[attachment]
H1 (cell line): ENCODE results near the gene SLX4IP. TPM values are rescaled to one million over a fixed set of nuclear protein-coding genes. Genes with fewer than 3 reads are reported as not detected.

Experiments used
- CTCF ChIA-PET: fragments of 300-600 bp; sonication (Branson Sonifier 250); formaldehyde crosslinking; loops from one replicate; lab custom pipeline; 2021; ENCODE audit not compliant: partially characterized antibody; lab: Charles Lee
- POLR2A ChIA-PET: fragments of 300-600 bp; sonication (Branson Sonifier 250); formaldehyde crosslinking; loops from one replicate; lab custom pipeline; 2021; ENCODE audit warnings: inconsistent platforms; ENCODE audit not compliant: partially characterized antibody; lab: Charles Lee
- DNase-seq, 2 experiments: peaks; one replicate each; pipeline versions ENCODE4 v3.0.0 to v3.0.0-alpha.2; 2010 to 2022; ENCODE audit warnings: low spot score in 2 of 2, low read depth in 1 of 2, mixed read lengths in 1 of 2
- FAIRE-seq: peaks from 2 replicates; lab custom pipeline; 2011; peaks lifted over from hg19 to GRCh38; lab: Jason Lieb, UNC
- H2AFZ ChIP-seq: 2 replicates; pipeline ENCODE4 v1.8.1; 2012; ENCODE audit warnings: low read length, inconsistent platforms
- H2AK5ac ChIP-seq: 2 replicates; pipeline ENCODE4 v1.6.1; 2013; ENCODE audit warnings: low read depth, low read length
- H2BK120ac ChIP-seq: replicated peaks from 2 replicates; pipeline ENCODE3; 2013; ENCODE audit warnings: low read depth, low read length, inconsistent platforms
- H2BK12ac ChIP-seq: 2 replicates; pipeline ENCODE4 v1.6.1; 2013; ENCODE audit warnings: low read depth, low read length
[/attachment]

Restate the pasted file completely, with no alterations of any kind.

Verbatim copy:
H1 (cell line): ENCODE results near the gene SLX4IP. TPM values are rescaled to one million over a fixed set of nuclear protein-coding genes. Genes with fewer than 3 reads are reported as not detected.

Experiments used
- CTCF ChIA-PET: fragments of 300-600 bp; sonication (Branson Sonifier 250); formaldehyde crosslinking; loops from one replicate; lab custom pipeline; 2021; ENCODE audit not compliant: partially characterized antibody; lab: Charles Lee
- POLR2A ChIA-PET: fragments of 300-600 bp; sonication (Branson Sonifier 250); formaldehyde crosslinking; loops from one replicate; lab custom pipeline; 2021; ENCODE audit warnings: inconsistent platforms; ENCODE audit not compliant: partially characterized antibody; lab: Charles Lee
- DNase-seq, 2 experiments: peaks; one replicate each; pipeline versions ENCODE4 v3.0.0 to v3.0.0-alpha.2; 2010 to 2022; ENCODE audit warnings: low spot score in 2 of 2, low read depth in 1 of 2, mixed read lengths in 1 of 2
- FAIRE-seq: peaks from 2 replicates; lab custom pipeline; 2011; peaks lifted over from hg19 to GRCh38; lab: Jason Lieb, UNC
- H2AFZ ChIP-seq: 2 replicates; pipeline ENCODE4 v1.8.1; 2012; ENCODE audit warnings: low read length, inconsistent platforms
- H2AK5ac ChIP-seq: 2 replicates; pipeline ENCODE4 v1.6.1; 2013; ENCODE audit warnings: low read depth, low read length
- H2BK120ac ChIP-seq: replicated peaks from 2 replicates; pipeline ENCODE3; 2013; ENCODE audit warnings: low read depth, low read length, inconsistent platforms
- H2BK12ac ChIP-seq: 2 replicates; pipeline ENCODE4 v1.6.1; 2013; ENCODE audit warnings: low read depth, low read length